Dear Safa women,
Congratulations for making South Africans aware that you exist. I am not an ardent football fan and for that reason, I may have missed the fact that there is such an outfit in this country.
To the extent you have been in existence for a while now, you deserve some compliment, just for your imagined existence.
Like many others, I am neither surprised nor shocked by your response to Mme Ria Ledwaba’s candidature of the presidency of Safa. History has a weird way of repeating itself. What you are saying about her was said about many other brave and courageous women over the years.
If anyone with even the slightest knowledge of soccer in this country and is at least older than 40 can claim not to know Mme Ria, then that person suffers from aggravated ignorance.
To remind you, Mme Ria owned a club based in Seshego in Limpopo called Ria Stars and she played soccer when it was not fashionable. She is probably one the few, if any, woman in this country who broke the barrier and stereotype that soccer is a men’s sport. This is just a reminder before I tell you why your attitude is not only shocking but clearly anti-transformation.
Government declared 2021 the year of Charlotte Mannya-Maxeke. That declaration was not an accident but a genuine attempt by government to remind our nation that we have always had great warrior women in our society.
Mannya-Maxeke represents one the greatest direct confrontation with patriarchy and the definition of gender roles. I note that you seem to suggest that Safa is not ready to have a woman president. So, in your terms, the time is not right.
Well, this is what Mannya-Maxeke, despite her intellectual capability being superior to most men of her time, was told in 1909 when she attended the convention of what later became the present day ANC and agitated for the inclusion of women. She was told that the time was not right, and women should form their own structure. Some of the men half-heartedly protested this decision.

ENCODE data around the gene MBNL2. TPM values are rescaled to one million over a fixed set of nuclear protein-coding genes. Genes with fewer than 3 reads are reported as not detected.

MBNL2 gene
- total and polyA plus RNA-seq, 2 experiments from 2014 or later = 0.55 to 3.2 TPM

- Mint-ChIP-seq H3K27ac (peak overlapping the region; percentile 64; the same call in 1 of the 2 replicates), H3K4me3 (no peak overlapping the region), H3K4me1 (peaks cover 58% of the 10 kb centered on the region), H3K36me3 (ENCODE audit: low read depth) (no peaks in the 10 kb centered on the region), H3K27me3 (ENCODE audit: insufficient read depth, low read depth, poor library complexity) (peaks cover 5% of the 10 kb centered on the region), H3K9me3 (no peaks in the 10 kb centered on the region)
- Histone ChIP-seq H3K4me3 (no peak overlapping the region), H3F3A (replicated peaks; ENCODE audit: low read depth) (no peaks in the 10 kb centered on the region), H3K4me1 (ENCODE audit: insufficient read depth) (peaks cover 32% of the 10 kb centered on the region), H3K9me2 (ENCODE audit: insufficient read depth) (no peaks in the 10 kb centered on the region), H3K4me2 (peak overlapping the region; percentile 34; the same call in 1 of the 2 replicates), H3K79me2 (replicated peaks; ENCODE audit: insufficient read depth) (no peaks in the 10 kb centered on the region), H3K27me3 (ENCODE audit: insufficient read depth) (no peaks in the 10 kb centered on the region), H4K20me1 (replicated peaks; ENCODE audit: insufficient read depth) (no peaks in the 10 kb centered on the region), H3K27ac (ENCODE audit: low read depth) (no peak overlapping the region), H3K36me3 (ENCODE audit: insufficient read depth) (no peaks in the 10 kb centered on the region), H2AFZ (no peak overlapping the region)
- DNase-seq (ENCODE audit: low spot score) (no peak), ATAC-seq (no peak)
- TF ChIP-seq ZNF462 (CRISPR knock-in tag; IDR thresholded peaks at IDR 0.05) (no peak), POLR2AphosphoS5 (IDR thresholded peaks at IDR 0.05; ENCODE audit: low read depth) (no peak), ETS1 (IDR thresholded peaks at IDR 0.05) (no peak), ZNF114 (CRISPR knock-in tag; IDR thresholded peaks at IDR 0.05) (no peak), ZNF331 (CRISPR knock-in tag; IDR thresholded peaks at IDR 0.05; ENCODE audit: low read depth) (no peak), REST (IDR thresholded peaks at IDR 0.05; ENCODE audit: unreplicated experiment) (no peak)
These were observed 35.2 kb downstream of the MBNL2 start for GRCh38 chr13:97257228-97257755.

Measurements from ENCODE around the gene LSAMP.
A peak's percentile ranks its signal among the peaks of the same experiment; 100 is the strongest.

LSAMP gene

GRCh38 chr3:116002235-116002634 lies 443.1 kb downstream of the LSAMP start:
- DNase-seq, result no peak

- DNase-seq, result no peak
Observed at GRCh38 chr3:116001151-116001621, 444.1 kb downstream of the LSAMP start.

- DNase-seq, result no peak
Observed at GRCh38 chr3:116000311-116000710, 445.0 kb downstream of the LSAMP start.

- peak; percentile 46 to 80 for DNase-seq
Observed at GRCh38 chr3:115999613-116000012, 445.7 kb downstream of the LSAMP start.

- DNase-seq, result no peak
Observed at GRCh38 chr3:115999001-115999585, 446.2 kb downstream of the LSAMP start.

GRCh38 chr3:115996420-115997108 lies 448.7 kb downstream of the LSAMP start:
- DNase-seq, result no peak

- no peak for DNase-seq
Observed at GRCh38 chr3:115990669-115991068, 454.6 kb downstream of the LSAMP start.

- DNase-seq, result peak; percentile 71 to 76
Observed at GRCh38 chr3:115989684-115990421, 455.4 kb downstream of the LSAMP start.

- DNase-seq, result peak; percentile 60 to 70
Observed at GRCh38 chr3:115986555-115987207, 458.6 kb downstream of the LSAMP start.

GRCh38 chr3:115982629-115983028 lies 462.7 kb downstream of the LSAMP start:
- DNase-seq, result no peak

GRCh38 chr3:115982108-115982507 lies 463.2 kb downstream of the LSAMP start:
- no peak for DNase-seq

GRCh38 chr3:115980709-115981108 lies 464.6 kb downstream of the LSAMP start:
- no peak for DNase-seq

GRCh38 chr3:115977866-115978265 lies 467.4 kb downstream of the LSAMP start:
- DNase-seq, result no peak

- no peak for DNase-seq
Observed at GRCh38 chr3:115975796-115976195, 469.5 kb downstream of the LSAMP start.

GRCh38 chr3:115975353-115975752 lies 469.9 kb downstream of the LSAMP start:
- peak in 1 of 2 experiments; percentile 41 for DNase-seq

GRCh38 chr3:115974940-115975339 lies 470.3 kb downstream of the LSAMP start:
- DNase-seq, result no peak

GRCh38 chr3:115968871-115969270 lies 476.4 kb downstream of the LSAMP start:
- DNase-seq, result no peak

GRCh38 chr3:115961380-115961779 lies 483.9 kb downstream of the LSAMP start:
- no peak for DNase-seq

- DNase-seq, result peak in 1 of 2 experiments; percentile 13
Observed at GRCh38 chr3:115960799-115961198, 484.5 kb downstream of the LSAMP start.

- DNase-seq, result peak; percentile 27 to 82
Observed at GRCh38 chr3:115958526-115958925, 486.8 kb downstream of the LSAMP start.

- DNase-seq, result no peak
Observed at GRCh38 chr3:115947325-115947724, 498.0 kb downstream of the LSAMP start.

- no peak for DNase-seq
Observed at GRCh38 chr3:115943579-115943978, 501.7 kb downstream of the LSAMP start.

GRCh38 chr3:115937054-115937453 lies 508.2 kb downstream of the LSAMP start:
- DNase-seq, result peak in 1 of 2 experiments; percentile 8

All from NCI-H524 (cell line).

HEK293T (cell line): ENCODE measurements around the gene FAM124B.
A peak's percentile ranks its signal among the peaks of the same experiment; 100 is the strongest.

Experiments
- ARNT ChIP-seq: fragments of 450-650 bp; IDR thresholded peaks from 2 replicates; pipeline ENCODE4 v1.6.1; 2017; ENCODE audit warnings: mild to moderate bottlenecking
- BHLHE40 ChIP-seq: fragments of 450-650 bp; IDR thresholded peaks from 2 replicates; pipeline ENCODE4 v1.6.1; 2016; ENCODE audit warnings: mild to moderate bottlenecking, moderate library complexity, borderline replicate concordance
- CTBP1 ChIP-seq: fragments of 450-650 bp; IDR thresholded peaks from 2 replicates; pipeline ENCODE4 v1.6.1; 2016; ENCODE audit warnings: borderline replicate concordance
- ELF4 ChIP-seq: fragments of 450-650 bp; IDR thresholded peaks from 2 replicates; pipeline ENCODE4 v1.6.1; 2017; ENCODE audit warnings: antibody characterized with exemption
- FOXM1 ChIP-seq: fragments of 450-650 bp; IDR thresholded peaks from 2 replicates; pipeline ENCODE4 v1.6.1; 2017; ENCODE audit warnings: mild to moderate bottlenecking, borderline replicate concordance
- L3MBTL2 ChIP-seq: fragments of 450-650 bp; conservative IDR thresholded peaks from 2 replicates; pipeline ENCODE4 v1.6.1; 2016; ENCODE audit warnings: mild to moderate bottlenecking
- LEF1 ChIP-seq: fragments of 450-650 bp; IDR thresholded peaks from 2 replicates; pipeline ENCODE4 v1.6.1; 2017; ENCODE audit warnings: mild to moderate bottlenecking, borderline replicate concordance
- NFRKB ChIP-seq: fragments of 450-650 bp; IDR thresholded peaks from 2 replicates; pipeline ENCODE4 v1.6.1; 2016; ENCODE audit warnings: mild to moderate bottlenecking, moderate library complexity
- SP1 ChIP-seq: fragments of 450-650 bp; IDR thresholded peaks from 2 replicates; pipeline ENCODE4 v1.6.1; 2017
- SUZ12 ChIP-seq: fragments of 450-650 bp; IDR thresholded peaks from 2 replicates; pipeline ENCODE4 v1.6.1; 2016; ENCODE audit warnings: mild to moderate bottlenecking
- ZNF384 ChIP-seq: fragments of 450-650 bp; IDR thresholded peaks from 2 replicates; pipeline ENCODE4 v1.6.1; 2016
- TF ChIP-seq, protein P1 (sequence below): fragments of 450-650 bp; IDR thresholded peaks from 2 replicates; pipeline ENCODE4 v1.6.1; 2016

It took another 34 years before women could be members of the present day ANC. Seventy-nine years later since “the time is not right” decision, we are still debating whether to have a female president or not. The voices of women who aspire that a woman should lead us continue to be drowned by the “time is not right” mantra.
I have no issue whatsoever with you supporting a male candidate. It is perfectly within your right although your reasoning is clearly misplaced and distorted.
I am not sure whether you speak for the women of this country or your own interests or are just apologists of patriarchy.
You may be ignorant of the fact that Safa is an important organ of civil society and has a critical role to play in the transformation of our society. You may be ignorant of the importance that the struggle for gender equality must be fought at all fronts.
You may not be aware that this country and our continent have highly skilled women in all sectors of life, including sport and who for the reason that they are women, remain in the periphery of leadership.
You have a point that Mme Ria may have not contributed as much as you wished. But how do you attribute the failure in the transformation of this popular sport to her when your own preferred candidate is not asked to answer to this lack of transformation? This boggles the mind. Did you ask him why we are still where we were many moons ago under his leadership and did you get a cogent answer?